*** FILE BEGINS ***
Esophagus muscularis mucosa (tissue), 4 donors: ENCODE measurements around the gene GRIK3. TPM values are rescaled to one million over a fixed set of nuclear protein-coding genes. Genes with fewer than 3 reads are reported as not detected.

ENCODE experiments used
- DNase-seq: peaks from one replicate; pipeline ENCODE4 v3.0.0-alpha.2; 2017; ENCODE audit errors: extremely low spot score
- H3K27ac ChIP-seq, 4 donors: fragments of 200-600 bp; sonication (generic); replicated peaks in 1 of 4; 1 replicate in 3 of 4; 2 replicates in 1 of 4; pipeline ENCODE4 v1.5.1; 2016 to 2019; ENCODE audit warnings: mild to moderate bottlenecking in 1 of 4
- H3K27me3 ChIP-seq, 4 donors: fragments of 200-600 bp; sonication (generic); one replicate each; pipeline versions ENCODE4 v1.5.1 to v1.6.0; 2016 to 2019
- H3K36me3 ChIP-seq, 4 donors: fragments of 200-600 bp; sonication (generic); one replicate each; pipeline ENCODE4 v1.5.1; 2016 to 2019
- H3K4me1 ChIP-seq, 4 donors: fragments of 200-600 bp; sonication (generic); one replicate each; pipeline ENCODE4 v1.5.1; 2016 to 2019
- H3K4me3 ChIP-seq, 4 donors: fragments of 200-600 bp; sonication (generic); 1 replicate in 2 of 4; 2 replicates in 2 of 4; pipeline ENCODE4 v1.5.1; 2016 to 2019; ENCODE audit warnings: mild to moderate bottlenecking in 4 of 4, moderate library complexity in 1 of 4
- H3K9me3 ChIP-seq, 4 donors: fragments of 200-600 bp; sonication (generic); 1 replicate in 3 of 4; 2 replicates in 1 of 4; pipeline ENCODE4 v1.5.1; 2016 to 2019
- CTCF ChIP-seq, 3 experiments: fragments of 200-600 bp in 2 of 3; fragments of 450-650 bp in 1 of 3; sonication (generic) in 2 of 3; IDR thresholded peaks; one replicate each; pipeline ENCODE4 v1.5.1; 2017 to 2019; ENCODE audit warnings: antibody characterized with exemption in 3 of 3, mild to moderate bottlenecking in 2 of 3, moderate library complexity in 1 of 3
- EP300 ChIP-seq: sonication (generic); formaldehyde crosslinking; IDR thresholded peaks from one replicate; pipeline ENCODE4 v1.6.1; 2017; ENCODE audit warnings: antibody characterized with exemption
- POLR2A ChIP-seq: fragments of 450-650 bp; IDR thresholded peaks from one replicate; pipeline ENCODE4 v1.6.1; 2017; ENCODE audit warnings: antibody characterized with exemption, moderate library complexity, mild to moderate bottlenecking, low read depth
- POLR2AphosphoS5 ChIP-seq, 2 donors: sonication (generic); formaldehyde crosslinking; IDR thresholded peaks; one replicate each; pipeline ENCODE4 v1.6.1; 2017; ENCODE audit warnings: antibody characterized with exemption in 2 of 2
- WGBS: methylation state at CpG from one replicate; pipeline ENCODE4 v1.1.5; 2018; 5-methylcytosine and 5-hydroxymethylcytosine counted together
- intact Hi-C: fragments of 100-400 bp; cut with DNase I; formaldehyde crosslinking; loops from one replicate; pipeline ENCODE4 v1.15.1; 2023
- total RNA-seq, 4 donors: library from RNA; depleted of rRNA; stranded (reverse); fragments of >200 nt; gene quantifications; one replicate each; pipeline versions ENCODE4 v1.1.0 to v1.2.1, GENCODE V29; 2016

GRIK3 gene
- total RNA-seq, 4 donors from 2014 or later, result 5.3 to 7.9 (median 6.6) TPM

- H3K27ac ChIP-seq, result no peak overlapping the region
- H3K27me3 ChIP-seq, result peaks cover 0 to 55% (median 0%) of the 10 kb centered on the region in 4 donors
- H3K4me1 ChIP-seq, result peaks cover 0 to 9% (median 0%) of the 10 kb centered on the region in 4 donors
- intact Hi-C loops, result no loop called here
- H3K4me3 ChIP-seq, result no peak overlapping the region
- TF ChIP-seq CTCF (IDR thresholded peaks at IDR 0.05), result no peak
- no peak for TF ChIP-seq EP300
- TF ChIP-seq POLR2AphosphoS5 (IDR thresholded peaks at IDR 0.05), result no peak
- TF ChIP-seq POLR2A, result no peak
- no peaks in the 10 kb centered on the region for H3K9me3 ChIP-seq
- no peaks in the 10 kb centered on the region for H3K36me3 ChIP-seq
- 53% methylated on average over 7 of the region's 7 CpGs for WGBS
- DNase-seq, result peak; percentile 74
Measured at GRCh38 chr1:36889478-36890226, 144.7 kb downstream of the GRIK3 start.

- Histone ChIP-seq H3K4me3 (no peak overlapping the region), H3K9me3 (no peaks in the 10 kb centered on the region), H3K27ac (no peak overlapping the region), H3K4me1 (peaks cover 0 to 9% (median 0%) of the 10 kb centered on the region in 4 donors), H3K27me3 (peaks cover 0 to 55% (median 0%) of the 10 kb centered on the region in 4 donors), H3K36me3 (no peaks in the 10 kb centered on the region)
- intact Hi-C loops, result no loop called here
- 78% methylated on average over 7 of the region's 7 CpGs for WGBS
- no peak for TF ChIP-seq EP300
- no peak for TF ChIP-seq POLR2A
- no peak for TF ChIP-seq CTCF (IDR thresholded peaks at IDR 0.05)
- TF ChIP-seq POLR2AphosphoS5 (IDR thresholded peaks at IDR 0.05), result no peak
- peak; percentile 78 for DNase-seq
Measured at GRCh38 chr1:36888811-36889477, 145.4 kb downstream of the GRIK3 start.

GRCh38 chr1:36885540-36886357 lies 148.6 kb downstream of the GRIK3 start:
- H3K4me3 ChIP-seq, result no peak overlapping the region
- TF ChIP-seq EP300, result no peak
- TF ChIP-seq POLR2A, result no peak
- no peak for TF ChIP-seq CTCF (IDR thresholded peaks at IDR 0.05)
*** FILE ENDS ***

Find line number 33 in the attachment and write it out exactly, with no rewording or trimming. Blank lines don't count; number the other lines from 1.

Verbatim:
- Histone ChIP-seq H3K4me3 (no peak overlapping the region), H3K9me3 (no peaks in the 10 kb centered on the region), H3K27ac (no peak overlapping the region), H3K4me1 (peaks cover 0 to 9% (median 0%) of the 10 kb centered on the region in 4 donors), H3K27me3 (peaks cover 0 to 55% (median 0%) of the 10 kb centered on the region in 4 donors), H3K36me3 (no peaks in the 10 kb centered on the region)